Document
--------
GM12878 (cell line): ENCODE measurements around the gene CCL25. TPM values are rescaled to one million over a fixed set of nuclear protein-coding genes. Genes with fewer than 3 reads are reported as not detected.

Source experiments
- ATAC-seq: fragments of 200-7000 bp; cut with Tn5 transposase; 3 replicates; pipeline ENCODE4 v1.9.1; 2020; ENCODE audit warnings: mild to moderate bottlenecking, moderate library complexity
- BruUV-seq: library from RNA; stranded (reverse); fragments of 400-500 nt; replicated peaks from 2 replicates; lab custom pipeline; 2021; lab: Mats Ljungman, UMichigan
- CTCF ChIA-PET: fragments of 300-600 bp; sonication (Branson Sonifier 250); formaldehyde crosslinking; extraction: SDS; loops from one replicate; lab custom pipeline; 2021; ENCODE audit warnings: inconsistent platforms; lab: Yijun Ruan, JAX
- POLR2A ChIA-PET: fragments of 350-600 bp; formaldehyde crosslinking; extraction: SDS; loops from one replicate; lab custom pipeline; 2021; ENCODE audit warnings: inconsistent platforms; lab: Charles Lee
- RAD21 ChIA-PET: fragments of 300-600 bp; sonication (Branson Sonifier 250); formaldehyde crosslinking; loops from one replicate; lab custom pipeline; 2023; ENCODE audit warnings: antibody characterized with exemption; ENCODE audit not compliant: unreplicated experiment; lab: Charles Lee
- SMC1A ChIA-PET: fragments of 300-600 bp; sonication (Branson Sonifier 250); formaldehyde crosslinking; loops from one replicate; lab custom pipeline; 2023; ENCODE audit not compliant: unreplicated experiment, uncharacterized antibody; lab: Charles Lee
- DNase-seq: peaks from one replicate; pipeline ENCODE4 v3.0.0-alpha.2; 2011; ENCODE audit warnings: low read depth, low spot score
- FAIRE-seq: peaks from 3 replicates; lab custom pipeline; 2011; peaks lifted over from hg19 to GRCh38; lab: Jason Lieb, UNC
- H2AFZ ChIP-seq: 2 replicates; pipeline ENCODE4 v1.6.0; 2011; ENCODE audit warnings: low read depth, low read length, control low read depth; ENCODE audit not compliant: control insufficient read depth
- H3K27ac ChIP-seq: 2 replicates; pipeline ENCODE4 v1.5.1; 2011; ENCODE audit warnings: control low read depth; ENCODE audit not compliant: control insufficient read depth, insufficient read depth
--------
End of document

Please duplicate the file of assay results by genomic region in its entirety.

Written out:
GM12878 (cell line): ENCODE measurements around the gene CCL25. TPM values are rescaled to one million over a fixed set of nuclear protein-coding genes. Genes with fewer than 3 reads are reported as not detected.

Source experiments
- ATAC-seq: fragments of 200-7000 bp; cut with Tn5 transposase; 3 replicates; pipeline ENCODE4 v1.9.1; 2020; ENCODE audit warnings: mild to moderate bottlenecking, moderate library complexity
- BruUV-seq: library from RNA; stranded (reverse); fragments of 400-500 nt; replicated peaks from 2 replicates; lab custom pipeline; 2021; lab: Mats Ljungman, UMichigan
- CTCF ChIA-PET: fragments of 300-600 bp; sonication (Branson Sonifier 250); formaldehyde crosslinking; extraction: SDS; loops from one replicate; lab custom pipeline; 2021; ENCODE audit warnings: inconsistent platforms; lab: Yijun Ruan, JAX
- POLR2A ChIA-PET: fragments of 350-600 bp; formaldehyde crosslinking; extraction: SDS; loops from one replicate; lab custom pipeline; 2021; ENCODE audit warnings: inconsistent platforms; lab: Charles Lee
- RAD21 ChIA-PET: fragments of 300-600 bp; sonication (Branson Sonifier 250); formaldehyde crosslinking; loops from one replicate; lab custom pipeline; 2023; ENCODE audit warnings: antibody characterized with exemption; ENCODE audit not compliant: unreplicated experiment; lab: Charles Lee
- SMC1A ChIA-PET: fragments of 300-600 bp; sonication (Branson Sonifier 250); formaldehyde crosslinking; loops from one replicate; lab custom pipeline; 2023; ENCODE audit not compliant: unreplicated experiment, uncharacterized antibody; lab: Charles Lee
- DNase-seq: peaks from one replicate; pipeline ENCODE4 v3.0.0-alpha.2; 2011; ENCODE audit warnings: low read depth, low spot score
- FAIRE-seq: peaks from 3 replicates; lab custom pipeline; 2011; peaks lifted over from hg19 to GRCh38; lab: Jason Lieb, UNC
- H2AFZ ChIP-seq: 2 replicates; pipeline ENCODE4 v1.6.0; 2011; ENCODE audit warnings: low read depth, low read length, control low read depth; ENCODE audit not compliant: control insufficient read depth
- H3K27ac ChIP-seq: 2 replicates; pipeline ENCODE4 v1.5.1; 2011; ENCODE audit warnings: control low read depth; ENCODE audit not compliant: control insufficient read depth, insufficient read depth